Hydroponic - Top Drip Bucket

This season I will place most of my peppers in soil. But I will keep one plant in a hydroponic system for fun. So, I chose the “top drip bucket” as an easy variant for this plant.

In a “top drip bucket” system, the nutritious solution is kept in a bucket under the plant. The plant is hold in a net pot. The solution is transferred via air bubbles from the bucket to the plant. The remaining solution will then flow back in the bucket. So, we have a simple loop where we only add air for the flow.

My system will sit in a living room, so I will use a normal water pump from Eheim instead. All air pumps I have are really noisy and not suitable for a living room.


I used a planter from Geli as the main container. Because the system sits in a living room, it should look nice. It is a 35 cm diameter planter called Montana in anthracite. For the lid I used a pot saucer from the same manufacturer with a diameter of 32 cm.

My net pots only had a small edge, which couldn’t handle the plant weight. So, I used a smaller planter with a diameter of 20 cm and drilled a lot of holes in it.

The water pump is one from Eheim with a lift height of 50 cm and 300 l/h. The pump is controlled with a mechanical timer.


The planter doesn’t have to be modified.

Drip Bucket - Outer Planter

I cut a hole in the pot saucer for the inner planter. The white lines marks where the inner planters edges are.

Drip Bucket - Pot Saucer Hole

In the inner planter I drilled a lot of 4 mm holes. So, the water can drip into the outer planter and the roots have enough space to grow.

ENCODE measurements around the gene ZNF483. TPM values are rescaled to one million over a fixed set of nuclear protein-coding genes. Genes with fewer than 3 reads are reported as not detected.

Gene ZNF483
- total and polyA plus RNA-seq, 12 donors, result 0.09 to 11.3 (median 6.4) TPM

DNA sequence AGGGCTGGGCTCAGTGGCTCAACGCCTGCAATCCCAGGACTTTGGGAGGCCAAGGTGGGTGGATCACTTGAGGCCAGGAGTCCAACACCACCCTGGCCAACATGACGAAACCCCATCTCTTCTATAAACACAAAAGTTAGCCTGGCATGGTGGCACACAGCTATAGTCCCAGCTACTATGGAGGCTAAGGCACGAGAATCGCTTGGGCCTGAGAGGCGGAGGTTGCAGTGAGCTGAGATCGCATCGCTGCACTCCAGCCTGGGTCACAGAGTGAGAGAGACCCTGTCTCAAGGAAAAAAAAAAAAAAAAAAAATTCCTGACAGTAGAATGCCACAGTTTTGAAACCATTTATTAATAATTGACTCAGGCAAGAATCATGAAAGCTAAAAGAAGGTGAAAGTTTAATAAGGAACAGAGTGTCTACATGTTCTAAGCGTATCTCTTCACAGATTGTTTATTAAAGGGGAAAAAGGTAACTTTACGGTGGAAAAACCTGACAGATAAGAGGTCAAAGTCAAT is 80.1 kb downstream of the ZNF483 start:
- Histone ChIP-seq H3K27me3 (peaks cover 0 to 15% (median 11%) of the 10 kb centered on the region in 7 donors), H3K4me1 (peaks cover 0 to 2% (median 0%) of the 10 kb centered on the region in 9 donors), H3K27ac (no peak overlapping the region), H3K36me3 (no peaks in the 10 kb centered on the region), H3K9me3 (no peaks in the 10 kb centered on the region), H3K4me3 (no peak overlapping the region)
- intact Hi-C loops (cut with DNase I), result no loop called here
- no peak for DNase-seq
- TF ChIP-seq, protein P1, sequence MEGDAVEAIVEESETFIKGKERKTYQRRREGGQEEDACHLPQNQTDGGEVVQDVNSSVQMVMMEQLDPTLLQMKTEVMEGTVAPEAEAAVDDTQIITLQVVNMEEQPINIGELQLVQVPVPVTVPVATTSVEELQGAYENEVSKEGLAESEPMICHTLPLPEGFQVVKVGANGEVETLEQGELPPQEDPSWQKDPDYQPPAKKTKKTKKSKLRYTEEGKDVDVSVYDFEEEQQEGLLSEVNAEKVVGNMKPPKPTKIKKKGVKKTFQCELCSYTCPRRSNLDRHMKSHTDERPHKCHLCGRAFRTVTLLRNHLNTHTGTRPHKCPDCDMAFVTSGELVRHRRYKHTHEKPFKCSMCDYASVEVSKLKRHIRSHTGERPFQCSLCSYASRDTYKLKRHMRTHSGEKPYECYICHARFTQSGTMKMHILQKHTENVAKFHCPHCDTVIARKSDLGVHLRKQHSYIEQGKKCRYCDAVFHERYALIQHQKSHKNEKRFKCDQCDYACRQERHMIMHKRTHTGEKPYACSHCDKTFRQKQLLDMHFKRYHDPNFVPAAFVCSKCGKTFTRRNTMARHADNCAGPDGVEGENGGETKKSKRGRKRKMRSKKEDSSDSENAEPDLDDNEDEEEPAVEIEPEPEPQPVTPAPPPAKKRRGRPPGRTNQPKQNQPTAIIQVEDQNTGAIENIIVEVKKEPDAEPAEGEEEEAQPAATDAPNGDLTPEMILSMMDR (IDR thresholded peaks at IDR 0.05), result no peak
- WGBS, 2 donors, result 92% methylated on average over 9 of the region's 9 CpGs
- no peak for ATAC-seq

Drip Bucket - Inner Planter Holes

For the drip ring I used some transparent 12/16 mm PVC tube from my aquarium. The tube fits perfectly on the water pump. A T-fitting from Gardena helps form the ring.

Every 2 cm a 2 mm hole is drilled into the drip ring. With the highest pump speed the water can drip into the inner planter.

Drip Bucket - Drip Ring

I drilled a hole in the inner planter for the drip ring. Below the T-fitting are also two holes to attach the drip ring firmly with a cable tie.

Drip Bucket - Drip Ring Mounted

I used a wire so, I can disassemble everything easier.

Drip Bucket - Inner Planter Assembly

For the substrate I’m using expanded clay with a size of 4/8 mm grid. This grid size might be clogging the bottom of the inner planter. Therefor I placed a sponge cloth on the bottom.

Drip Bucket - Inner Planter Bottom

Now the water pump is mounted on the drip ring.

Drip Bucket - Pump Mounted

There is a small cut in the saucer pot for the water pump cable.

And this is the full assemble.

Drip Bucket - Full Assembly


For the test plant I bought a bell pepper plant from Dehner.

The dirt of the plant needs to be removed before planting it into the drip bucket.

Drip Bucket - Dirt Removed

Now the plant is placed into the inner planter and filled with expanded clay.

I filled the drip bucket to the brim because it looks nicer.

Drip Bucket - Fully Planted

Now we have to wait if the plant survived the transplantation into the inner planter.

Nutrient solution

For the nutrient solution I’m using Aqua Vega component A and B from Canna. Aqua Vega is a nutrient solution that is used in hydroponic systems.

In the drip bucket are now 3 l nutrient solutions. A timer runs the water pump every 3 hours for 15 minutes. If needed the timing can be adjusted.

This post is licensed under CC BY 4.0 by the author.